The Southwest Museum in Los Angeles is home to over a quarter million American Indian artifacts and works of art. It was one of the most impressive collections of Native American pieces assembled in this part of the world and because of limited room, the museum could only display about 5,000 pieces.
This meant that at any given time, about 98% of the museum’s collection was in storage. But no longer. The Southwest Museum is going to be renovated and restored to a level that will give curators much more flexibility and option in their display selection and increase the usable space in the museum significantly.
Unfortunately, this will also force the museum to relocate from its neighborhood location on the top of tight-knit Mt. Washington, to the expanded campus in Griffith Park.
Previous problems with the building itself led to problems with leaking roofs during rain, flooding, electrical problems and an infestation of what the museum’s website calls “vermin.”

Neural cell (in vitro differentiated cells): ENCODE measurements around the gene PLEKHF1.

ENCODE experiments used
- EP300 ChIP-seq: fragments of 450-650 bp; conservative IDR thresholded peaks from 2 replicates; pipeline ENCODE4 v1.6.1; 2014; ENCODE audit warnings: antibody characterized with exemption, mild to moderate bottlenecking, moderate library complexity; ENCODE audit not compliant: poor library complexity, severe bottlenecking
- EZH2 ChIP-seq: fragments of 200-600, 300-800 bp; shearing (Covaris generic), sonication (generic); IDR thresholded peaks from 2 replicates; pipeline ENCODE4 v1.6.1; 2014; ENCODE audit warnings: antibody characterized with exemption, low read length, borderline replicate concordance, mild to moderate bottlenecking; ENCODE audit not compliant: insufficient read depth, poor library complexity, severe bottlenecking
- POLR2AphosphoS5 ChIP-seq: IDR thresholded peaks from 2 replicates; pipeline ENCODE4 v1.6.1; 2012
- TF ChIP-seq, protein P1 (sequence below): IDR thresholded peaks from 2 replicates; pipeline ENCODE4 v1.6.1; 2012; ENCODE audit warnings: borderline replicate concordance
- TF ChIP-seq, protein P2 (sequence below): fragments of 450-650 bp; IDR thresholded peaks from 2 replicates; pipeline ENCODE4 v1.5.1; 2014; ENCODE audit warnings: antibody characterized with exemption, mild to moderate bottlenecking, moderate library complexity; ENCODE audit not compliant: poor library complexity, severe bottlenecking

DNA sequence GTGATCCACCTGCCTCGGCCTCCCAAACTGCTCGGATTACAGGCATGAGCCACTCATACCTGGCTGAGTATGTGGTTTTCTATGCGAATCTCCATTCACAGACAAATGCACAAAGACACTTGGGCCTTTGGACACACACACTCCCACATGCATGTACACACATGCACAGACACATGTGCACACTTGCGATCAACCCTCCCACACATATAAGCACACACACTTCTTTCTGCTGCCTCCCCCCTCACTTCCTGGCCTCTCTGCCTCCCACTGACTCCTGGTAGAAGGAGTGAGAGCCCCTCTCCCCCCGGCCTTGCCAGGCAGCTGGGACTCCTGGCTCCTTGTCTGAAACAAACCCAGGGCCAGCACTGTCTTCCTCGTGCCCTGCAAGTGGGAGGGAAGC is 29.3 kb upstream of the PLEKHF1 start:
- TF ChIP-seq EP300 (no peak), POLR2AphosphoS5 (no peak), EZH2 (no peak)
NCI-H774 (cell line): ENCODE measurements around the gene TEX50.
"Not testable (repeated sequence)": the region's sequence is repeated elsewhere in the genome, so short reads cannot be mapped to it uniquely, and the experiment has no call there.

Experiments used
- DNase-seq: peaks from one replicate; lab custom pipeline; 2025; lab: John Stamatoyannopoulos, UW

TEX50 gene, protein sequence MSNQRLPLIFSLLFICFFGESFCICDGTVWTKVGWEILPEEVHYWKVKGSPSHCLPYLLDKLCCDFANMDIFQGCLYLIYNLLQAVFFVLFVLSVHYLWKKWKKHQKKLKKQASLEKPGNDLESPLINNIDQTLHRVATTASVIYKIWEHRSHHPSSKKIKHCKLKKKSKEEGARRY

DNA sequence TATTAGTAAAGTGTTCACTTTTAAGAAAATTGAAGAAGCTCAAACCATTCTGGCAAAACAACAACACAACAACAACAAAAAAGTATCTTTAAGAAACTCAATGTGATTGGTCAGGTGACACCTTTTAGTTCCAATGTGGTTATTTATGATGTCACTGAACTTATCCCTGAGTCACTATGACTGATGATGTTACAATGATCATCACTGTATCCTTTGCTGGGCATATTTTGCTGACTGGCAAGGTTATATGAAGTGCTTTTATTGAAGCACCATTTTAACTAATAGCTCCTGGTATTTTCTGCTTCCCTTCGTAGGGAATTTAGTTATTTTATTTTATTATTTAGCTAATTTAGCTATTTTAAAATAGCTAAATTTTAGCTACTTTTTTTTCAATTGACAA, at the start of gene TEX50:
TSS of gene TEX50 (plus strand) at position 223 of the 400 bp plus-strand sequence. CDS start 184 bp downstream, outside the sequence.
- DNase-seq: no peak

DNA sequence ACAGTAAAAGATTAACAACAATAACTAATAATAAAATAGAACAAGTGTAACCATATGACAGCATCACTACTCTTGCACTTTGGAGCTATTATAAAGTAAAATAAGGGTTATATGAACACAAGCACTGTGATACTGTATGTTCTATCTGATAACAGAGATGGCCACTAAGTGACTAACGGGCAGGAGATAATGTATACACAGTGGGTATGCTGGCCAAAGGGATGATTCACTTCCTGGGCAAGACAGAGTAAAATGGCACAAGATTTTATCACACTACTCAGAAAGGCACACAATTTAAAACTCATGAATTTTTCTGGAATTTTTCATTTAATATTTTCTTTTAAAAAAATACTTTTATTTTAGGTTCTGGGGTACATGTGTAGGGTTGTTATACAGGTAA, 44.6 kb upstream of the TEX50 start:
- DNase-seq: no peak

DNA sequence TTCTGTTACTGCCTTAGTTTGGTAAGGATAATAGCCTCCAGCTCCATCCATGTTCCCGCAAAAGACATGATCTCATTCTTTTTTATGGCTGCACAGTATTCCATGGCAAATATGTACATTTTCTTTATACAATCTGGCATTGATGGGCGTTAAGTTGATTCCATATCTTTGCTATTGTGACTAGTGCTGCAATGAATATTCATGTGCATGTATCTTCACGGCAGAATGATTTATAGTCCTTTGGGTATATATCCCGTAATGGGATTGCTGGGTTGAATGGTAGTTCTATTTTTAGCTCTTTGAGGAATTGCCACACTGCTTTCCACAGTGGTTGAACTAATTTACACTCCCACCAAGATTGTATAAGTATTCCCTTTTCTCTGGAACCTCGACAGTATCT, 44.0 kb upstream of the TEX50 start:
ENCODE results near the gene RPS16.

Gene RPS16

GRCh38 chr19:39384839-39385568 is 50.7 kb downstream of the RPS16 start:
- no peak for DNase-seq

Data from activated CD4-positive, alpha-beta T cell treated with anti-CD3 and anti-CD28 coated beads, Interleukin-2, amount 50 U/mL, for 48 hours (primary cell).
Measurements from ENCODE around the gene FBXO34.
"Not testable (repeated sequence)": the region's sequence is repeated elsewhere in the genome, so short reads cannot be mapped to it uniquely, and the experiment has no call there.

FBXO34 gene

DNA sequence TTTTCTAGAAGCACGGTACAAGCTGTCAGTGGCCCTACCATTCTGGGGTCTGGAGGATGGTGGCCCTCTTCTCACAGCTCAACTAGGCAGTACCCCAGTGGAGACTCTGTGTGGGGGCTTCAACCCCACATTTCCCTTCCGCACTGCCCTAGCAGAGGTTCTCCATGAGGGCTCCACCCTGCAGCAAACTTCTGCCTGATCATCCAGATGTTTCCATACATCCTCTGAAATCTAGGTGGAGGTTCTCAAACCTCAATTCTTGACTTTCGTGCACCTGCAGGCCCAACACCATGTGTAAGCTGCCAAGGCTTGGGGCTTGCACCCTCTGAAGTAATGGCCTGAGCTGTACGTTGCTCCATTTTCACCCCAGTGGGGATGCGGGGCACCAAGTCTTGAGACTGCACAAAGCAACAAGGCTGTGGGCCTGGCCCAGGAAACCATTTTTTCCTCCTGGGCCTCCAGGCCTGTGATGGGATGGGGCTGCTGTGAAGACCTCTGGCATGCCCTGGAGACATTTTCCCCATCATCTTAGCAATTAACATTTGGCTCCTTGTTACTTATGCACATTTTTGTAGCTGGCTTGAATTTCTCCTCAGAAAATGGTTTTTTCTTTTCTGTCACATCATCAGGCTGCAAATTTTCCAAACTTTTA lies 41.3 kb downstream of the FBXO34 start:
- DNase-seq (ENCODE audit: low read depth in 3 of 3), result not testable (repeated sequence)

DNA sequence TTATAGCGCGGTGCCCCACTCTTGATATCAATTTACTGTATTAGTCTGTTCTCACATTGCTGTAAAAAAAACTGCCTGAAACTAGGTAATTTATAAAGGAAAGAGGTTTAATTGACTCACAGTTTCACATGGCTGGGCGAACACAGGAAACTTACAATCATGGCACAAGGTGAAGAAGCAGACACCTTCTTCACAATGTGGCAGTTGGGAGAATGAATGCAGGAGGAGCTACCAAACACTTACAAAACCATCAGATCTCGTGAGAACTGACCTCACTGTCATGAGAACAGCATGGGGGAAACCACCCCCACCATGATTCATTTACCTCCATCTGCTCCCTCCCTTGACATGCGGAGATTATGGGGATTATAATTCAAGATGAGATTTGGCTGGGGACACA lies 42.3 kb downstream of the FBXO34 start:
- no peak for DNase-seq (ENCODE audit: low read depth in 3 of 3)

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The plan is to have the Southwest Museum up and running again by 2009, in a new building with updated seismic technology, display capabilities and technology. Meanwhile, work will continue on the old building, which is scheduled for completion in 2010. The Southwest Museum will then become some other type of cultural building, as was stipulated in the donor’s will. Until then, the Museum store will be open on weekends and events and programs will be open to the public and put on around the year. The Southwest Museum website has information on the restoration, remodel and move to the new location.
Museum exhibits are now closed to the public until the collection is moved to another location. The Southwest Museum had a deal with a location in Griffith Park called “The Museum of the American West” that allowed for admission to both for $12.00, but that deal has been discontinued since the Southwest Museum closed.
The new location of the Southwest Museum is undecided, although the plan is that it will be part of the expansion in Griffith Park. This is a map to the old location on Mt. Washington, which will become another cultural interpretive center.